Our annual pilgrimage started with its usual quiet build-up, but as we loaded the car our excitement grew. The snow beckoned, and we were finally heading south on a trip we’d been planning for months.
The five-hour drive gave us an opportunity to admire some beautiful countryside, and it also gave us a look at a strange habit of Australian drivers. Littered along the road was bottle after bottle containing liquid that could only have been urine. Various shades of amber fluid glistening brightly in the sunshine.
Two-litre juice bottles, half-filled coke bottles and other assorted containers lay strewn about the highway in a bizarre testament to the gymnastic skill of our fellow travellers in their time of need. No need to stop, just whip out the old fella, jam it into a bottle and away you go – and once you’re done just heave it out the window.
Unless you’re a girl, I suppose.
Occasionally we’d see a mob of kangaroos lurking in the paddocks, and instead of picturing them as Skippy’s cute cousins it was fun to imagine them as a gang of marauding marsupials hatching sinister plots, a bit like the cows in a Larsen cartoon.
Occasionally too we’d see a highway cop lurking in the bushes, but instead of seeing them as Society’s guardians it was easy to picture them as complete bastards waiting in ambush. Fat fucks fondling their weapons as they lie in wait, breaking out into a lather as a potential victim approached.
There were plenty of other interesting sights along the way too. Herds of Alpacas grazing peacefully beneath wind turbines spinning slowly on the breeze. Fluffy young calves head butting each other in mock tests of strength, and tiny lambs bouncing off into the distance, their stumpy tails wagging furiously behind.
The most depressing sight was the large number of animal carcasses lying prostrate in the gutter, their bodies marked with a bright red “X” awaiting pickup by the cleanup crews. Kangaroo, Wombat and Possum – all meeting their demise at the pointy end of Man’s automotive genius.
We’ve taken a serious toll.
Eventually we left the long, flat bitumen and began the climb into the hills, and as snow began falling we reached the final winding stretch of mountain road leading to the hotel. We were only five minutes away from enjoying dinner by the fire.
And then we saw the sign.
A flashing digital billboard screaming out its incessant message.
“Fit Chains Now”
There is nothing worse than stopping in the freezing snow to fit bloody chains.
I’ve seen grown men rip their own clothes off and run naked into the snow screaming obscenities after struggling with the metal macramé of death.
I’d rather eat a hot spark plug dipped in brake fluid than lay down in the ice to wrestle with those bloody things. I’d even stab myself in the eye with a rusty dipstick if it would get me out of that horrid task.
Chains are evil and should be banned.
There was no chance of ignoring the order though; it would have been a stupid thing to do. The road ahead was covered with thick, hard ice and provided no traction at all, and there was a steep drop-off on both sides. I’ve driven through here many times and have witnessed the results of a driver’s bravado lying prone in a ditch.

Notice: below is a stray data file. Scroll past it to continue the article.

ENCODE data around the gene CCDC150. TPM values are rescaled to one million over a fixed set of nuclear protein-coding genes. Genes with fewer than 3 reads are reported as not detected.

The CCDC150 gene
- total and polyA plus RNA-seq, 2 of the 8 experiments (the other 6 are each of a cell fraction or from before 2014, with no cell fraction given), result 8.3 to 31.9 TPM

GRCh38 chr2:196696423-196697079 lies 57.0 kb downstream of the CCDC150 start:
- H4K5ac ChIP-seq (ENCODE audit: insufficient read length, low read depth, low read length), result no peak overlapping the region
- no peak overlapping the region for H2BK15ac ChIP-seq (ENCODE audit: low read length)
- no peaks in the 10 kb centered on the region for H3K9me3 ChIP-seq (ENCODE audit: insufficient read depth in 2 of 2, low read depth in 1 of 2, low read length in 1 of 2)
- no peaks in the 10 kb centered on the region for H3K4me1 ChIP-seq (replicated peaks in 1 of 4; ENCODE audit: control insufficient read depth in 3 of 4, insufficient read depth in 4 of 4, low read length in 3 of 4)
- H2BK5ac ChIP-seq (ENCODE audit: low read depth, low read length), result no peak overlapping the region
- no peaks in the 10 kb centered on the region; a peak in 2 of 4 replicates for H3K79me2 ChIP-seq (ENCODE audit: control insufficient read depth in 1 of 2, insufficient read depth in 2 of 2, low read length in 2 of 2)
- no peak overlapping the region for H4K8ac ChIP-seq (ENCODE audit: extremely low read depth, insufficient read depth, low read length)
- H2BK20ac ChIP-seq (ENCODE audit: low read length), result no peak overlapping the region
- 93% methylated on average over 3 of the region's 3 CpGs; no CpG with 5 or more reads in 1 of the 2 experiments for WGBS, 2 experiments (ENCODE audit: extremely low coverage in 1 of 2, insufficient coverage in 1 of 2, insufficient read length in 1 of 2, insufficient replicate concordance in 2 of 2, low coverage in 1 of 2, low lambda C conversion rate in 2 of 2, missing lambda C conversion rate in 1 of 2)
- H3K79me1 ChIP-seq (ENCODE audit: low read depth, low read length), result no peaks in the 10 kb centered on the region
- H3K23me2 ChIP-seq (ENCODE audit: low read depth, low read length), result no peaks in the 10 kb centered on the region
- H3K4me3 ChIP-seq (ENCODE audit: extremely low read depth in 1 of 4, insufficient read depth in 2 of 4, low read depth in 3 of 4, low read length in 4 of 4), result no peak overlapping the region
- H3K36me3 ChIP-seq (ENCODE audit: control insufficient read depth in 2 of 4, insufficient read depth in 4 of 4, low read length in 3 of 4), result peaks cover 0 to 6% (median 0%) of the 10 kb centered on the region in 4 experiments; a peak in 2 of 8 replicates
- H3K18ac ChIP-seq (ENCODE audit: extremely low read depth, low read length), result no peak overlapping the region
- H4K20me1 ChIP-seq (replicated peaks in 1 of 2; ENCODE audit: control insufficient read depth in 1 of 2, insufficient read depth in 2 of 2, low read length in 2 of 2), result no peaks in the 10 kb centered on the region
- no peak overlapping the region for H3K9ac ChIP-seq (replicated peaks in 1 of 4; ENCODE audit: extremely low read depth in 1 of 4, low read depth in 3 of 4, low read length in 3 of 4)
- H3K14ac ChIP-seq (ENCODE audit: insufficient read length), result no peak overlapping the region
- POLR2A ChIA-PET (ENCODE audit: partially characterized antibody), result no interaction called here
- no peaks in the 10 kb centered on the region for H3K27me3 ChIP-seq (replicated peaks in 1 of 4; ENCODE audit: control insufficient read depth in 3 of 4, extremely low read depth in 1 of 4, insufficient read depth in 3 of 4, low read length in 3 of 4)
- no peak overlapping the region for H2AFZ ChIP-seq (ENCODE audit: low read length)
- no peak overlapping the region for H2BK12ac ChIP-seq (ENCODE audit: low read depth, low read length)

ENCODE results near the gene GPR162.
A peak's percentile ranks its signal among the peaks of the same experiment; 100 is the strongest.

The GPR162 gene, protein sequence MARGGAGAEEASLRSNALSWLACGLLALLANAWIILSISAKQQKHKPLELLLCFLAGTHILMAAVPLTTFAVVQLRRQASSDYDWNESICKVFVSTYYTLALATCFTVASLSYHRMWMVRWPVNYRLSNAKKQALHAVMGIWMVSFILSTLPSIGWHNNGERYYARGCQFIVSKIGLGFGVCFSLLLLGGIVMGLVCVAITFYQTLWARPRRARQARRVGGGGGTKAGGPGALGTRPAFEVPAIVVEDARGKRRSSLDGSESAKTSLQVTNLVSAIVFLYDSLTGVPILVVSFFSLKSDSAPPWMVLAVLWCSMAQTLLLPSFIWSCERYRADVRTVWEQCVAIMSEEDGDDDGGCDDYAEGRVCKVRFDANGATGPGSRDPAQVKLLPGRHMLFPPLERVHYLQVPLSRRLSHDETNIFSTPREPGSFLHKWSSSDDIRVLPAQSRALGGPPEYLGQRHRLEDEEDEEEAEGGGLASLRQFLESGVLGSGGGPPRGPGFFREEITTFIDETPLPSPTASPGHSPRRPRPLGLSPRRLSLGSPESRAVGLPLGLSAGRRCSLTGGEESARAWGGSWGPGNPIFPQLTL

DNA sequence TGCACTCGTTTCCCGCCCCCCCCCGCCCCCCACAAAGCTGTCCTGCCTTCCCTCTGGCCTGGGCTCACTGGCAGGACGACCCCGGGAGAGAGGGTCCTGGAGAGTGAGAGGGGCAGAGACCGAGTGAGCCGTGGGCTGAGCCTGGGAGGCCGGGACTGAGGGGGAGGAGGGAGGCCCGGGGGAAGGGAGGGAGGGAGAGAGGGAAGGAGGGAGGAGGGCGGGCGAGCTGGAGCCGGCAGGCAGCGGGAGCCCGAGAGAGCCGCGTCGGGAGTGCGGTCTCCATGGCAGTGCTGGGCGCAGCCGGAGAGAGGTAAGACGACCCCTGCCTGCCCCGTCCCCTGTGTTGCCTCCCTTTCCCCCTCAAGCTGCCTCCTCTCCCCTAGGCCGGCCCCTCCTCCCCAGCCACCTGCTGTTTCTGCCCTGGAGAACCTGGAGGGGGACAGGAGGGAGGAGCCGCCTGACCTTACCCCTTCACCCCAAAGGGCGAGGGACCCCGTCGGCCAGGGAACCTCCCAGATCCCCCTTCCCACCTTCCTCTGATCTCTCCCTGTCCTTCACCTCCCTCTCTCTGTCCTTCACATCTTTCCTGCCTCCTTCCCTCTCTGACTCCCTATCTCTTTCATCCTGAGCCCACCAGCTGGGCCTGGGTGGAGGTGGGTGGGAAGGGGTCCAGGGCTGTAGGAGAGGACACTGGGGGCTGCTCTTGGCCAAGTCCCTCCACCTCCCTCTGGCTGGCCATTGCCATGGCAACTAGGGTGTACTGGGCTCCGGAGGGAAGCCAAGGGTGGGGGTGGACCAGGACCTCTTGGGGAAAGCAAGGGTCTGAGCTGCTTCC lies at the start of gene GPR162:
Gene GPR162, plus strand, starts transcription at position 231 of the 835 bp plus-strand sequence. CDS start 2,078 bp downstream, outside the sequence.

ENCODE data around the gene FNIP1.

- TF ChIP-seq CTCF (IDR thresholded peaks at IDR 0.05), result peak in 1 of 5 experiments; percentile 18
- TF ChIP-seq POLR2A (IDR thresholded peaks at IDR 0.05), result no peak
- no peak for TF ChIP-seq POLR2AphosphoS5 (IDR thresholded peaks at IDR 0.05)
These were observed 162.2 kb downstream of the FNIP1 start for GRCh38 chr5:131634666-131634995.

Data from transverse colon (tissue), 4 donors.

I unpacked the chains and with a sigh of resignation set about fitting them, but what had been an easy task in the comfort of my garage became a nightmare of mammoth proportions in the icy darkness.
I grunted and groaned, I struggled and strained, but the bastards would not co-operate. I’d just about have them hooked up when they would slip from my grasp; the links would be almost connected only to spring apart under the tension.
It got worse.
To feel the small notches on the hook and link setup I was unable to wear gloves, and now my fingertips were so cold they were becoming solid thimbles of flesh. If I tapped them together I had absolutely no feeling at all.
Visions of frostbitten mountaineers flashed into my head. I’d seen the movies. Legions of amputees bore witness to the danger of exposing limbs to sub-zero temperatures, and it wasn’t my wish to join their club.
I admitted defeat and climbed back into the car, but the pain of my fingers thawing could not match the pain of failure. It was an embarrassing effort.
We drove back into town and went straight to the hire shop to seek help, where to my surprise, instead of taking my money for new chains the young guy working there offered to have a look at mine. He said they were actually the right size for my tyres and offered to show me a different method of fitting them. He made it look so easy. Bastard.
When it was my turn I mentioned that I hadn’t needed to fit chains since 1982 and that I was seriously out of practice.
His comment of “I wasn’t even born then” didn’t help at all.
Wracked with humility I thanked him and we set off again, but this time fitting the chains was completed without incident. My fingers were intact.
Our next two days was spent enjoying some of the best snow we’ve seen in years. The previous week’s storms had deposited metres of the soft, white, pleasure powder, and there was absolutely nowhere that we couldn’t ski. Groomed slopes provided run after run of non-stop fun.
Things that once came easily, however, now required much more effort. Time had inflicted its unrelenting dominance over our bodies, and our rest stops became longer and more frequent.
We didn’t mind though, because down at the restaurants there were huge vats of hot chocolate just waiting to be consumed.
And not a patch of yellow snow to be seen.